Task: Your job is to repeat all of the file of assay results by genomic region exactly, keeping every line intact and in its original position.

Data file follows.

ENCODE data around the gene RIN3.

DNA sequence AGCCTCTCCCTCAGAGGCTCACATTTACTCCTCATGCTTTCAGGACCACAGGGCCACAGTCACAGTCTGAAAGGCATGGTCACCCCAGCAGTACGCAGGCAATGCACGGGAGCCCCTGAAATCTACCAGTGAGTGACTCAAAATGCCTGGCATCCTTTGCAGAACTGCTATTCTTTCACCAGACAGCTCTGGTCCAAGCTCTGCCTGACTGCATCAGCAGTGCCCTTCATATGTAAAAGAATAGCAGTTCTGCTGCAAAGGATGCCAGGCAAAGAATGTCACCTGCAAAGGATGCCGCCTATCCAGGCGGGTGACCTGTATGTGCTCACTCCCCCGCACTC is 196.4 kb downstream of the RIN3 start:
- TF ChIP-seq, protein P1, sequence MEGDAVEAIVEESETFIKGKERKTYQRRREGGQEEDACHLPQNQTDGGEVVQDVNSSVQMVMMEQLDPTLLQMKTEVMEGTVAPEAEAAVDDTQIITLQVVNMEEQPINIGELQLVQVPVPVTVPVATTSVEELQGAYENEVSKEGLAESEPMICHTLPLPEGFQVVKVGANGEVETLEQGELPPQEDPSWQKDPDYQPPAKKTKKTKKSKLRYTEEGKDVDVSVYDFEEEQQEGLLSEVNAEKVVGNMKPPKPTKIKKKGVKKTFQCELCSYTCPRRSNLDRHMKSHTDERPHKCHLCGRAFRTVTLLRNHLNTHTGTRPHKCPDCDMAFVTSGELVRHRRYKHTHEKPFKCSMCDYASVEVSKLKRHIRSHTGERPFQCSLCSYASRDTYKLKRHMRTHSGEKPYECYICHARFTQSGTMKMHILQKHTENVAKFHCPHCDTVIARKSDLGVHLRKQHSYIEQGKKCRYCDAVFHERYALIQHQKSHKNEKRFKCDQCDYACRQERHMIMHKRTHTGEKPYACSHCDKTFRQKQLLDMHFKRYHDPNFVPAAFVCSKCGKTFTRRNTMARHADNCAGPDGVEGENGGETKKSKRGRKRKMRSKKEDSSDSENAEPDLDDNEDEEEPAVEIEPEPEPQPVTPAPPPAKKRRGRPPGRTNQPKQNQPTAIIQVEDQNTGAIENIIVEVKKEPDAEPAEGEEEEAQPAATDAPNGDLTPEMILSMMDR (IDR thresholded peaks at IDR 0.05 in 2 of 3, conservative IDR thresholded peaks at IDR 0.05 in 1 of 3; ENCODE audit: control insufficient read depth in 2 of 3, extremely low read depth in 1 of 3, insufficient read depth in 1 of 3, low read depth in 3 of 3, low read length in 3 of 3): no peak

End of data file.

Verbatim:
ENCODE data around the gene RIN3.

DNA sequence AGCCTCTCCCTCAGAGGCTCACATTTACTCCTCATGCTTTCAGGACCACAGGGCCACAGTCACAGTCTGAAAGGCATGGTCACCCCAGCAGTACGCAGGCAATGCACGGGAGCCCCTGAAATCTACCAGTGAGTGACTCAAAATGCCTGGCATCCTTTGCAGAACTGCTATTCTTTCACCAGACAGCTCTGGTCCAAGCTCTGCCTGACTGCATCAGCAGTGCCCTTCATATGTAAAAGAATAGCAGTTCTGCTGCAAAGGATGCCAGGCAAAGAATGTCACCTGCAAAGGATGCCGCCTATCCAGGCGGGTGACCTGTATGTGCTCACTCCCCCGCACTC is 196.4 kb downstream of the RIN3 start:
- TF ChIP-seq, protein P1, sequence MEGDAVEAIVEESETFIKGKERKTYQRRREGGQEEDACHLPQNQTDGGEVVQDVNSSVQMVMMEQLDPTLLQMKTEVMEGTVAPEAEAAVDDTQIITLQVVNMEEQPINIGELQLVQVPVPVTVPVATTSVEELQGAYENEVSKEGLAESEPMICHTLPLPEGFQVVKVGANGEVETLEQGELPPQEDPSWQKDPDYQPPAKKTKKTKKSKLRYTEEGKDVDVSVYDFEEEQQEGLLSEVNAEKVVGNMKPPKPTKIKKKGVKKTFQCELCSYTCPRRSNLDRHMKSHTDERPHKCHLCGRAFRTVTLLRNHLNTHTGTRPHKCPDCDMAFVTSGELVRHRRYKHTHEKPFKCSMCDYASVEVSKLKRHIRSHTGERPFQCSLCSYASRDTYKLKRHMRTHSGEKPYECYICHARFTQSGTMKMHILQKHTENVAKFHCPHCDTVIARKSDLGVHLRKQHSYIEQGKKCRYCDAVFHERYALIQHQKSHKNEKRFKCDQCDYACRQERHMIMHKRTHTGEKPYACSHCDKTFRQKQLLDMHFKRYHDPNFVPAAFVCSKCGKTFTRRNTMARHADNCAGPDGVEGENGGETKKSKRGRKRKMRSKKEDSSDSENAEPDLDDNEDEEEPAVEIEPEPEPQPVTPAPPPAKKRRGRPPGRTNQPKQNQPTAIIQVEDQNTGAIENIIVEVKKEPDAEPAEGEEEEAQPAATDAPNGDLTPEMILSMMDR (IDR thresholded peaks at IDR 0.05 in 2 of 3, conservative IDR thresholded peaks at IDR 0.05 in 1 of 3; ENCODE audit: control insufficient read depth in 2 of 3, extremely low read depth in 1 of 3, insufficient read depth in 1 of 3, low read depth in 3 of 3, low read length in 3 of 3): no peak